ST. PAUL, Minn. - The Minnesota Department of Public Safety reports authorities issued nearly 6,000 distracted driving citations last year. The upward trend has law enforcement across the state stressing the importance of keeping your eyes on the road.
No one knows that better than the Tikalsky family. In 2015, a distracted driver killed Joe Tikalsky, a school bus driver from New Prague.
“I’m living my life without my grandpa, and it’s not right when I think about what happened,” said 17-year-old Sylvie Tikalsky. “I miss him so much, and it’s really hard to deal with every day. That’s why my family and I will do what we can to stop distracted driving.”
The Tikalsky family will be handing out 500 CELLslips to high school drivers and others with a message: “Hands on the Wheel, Eyes on the Road: In memory of Joe Tikalsky 10-28-15.” The goal is for drivers to place their phones inside the CELLslip, which blocks the cell phone signal.
“I wish I could say distracted driving may be a big problem in the rest of the country but not in Minnesota. I can’t say that because of stories like Joe and the dozens of lives that are lost each year from drivers who aren’t paying attention,” said Donna Berger, Office of Traffic Safety director. In 2015, distracted driving contributed to 7,666 injuries and 74 deaths.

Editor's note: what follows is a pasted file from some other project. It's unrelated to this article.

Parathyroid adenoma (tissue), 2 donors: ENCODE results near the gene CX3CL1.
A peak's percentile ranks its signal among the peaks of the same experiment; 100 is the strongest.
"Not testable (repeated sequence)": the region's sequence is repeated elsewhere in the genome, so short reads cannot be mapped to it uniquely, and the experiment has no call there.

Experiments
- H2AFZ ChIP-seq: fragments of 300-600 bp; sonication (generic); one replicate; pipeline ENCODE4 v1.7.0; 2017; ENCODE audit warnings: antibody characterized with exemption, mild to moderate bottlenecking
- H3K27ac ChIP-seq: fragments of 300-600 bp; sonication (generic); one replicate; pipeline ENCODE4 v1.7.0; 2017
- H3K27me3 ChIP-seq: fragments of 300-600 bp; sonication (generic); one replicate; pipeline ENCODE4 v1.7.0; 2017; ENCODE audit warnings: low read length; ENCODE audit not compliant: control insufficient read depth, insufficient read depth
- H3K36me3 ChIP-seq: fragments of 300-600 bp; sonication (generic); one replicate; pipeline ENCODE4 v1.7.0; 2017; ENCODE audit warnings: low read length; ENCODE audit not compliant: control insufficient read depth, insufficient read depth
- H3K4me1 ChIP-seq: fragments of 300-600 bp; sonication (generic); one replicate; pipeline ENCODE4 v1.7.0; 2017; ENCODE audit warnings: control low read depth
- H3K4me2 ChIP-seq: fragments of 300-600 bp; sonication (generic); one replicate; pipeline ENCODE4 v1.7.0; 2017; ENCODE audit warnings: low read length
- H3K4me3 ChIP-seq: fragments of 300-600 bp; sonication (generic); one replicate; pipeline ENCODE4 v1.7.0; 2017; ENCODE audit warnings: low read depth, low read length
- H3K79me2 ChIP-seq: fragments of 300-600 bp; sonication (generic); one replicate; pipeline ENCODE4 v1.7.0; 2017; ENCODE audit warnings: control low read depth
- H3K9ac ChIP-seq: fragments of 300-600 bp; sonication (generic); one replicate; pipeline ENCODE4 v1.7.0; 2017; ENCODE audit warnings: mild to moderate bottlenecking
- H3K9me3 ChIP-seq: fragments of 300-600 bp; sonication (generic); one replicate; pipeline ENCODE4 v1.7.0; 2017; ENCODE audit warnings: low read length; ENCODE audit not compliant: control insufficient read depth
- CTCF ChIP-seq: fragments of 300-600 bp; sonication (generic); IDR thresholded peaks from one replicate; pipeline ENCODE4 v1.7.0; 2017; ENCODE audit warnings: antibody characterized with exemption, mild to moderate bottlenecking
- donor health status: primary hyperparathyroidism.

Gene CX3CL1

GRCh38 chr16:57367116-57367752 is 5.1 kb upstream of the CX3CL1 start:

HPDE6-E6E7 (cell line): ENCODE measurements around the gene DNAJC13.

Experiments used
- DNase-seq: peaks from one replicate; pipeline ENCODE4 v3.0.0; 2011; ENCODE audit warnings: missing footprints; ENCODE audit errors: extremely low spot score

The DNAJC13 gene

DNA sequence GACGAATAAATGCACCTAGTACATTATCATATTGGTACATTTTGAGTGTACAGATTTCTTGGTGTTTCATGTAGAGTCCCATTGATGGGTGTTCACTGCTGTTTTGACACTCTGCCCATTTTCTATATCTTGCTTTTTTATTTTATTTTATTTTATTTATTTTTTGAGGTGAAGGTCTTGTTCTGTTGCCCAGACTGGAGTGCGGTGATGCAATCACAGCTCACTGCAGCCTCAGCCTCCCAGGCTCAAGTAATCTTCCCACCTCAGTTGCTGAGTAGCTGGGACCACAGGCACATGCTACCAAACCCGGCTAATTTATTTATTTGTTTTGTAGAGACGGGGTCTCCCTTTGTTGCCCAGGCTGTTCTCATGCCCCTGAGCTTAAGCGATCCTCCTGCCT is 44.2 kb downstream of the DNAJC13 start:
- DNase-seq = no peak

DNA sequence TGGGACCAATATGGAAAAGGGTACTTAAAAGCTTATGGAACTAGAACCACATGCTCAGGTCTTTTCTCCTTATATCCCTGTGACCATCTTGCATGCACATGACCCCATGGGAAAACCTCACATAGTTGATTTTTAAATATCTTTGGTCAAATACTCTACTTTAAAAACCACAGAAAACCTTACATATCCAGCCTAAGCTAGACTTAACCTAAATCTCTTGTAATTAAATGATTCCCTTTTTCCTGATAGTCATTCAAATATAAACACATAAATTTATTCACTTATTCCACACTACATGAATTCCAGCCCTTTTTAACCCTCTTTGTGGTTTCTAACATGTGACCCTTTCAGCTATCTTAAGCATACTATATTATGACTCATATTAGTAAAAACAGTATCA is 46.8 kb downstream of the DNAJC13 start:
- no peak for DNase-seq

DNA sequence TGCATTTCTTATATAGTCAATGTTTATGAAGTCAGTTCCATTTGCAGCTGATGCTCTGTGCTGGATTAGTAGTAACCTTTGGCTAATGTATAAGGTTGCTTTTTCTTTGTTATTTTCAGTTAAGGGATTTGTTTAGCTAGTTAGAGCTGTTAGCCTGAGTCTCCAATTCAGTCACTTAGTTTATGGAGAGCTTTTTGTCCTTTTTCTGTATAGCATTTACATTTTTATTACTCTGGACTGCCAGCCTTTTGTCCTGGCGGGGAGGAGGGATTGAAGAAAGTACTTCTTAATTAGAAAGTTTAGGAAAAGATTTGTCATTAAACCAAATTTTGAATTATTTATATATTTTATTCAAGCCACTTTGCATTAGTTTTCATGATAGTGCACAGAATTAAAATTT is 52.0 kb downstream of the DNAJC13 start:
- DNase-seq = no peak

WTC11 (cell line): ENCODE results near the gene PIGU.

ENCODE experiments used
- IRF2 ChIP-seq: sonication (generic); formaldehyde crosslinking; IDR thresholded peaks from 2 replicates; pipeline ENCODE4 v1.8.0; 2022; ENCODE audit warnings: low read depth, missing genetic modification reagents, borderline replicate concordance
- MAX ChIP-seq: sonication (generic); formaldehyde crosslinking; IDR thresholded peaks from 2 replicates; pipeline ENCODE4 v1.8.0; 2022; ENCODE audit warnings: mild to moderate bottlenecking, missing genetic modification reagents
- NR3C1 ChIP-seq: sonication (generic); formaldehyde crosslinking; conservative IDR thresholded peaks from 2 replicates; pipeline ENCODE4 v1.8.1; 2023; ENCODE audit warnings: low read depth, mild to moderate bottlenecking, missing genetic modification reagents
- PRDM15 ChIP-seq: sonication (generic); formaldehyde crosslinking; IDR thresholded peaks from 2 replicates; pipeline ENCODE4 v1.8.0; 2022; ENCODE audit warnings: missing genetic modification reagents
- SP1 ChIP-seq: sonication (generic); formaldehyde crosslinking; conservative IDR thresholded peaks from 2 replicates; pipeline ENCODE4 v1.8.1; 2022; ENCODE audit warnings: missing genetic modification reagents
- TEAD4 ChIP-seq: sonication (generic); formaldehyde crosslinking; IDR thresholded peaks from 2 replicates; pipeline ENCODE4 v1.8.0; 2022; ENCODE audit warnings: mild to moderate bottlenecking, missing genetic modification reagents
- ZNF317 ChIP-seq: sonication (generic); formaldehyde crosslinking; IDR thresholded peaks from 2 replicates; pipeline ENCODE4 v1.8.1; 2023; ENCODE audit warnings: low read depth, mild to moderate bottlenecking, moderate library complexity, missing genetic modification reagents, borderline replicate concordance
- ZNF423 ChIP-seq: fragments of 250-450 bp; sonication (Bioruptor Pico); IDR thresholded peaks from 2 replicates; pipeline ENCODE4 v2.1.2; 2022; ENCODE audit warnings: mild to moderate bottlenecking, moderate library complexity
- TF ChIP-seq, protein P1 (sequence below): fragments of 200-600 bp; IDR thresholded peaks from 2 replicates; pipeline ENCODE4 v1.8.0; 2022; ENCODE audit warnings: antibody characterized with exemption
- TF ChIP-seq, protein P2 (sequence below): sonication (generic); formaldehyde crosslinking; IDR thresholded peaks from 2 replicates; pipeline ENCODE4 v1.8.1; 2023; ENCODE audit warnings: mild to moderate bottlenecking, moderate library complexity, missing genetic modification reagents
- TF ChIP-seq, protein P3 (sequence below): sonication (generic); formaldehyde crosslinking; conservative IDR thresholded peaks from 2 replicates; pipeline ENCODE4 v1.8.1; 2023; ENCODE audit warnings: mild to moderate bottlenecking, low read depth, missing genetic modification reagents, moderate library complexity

Law enforcement agencies across Minnesota will be conducting extra distracted driving enforcement April 10 - 23.
A New Prague teen turns grief to action, testifying about distracted driving, handing out "cell slip" cases to disable your 📱while driving. pic.twitter.com/bBDMOVv52r— Lindsey Seavert (@LindseySeavert) April 6, 2017
In Minnesota, it is illegal for drivers to read, compose or send texts and emails, and access the web while the vehicle is in motion or a part of traffic. This includes sitting at a stoplight or stop sign or stopped in traffic. It also is illegal for drivers with a permit or provisional driver’s license to use a cell phone while driving, except for emergencies to call 911.
Under Minnesota law, drivers face a $50 fine, plus court fees, for a first offense. They’ll pay an additional $225 fine (for a total of $275), plus court fees, for second and subsequent violations of the texting-while-driving law.
The Department of Public Safety reports a 251 percent increase in the number of distracted driving citations in Minnesota since 2012.
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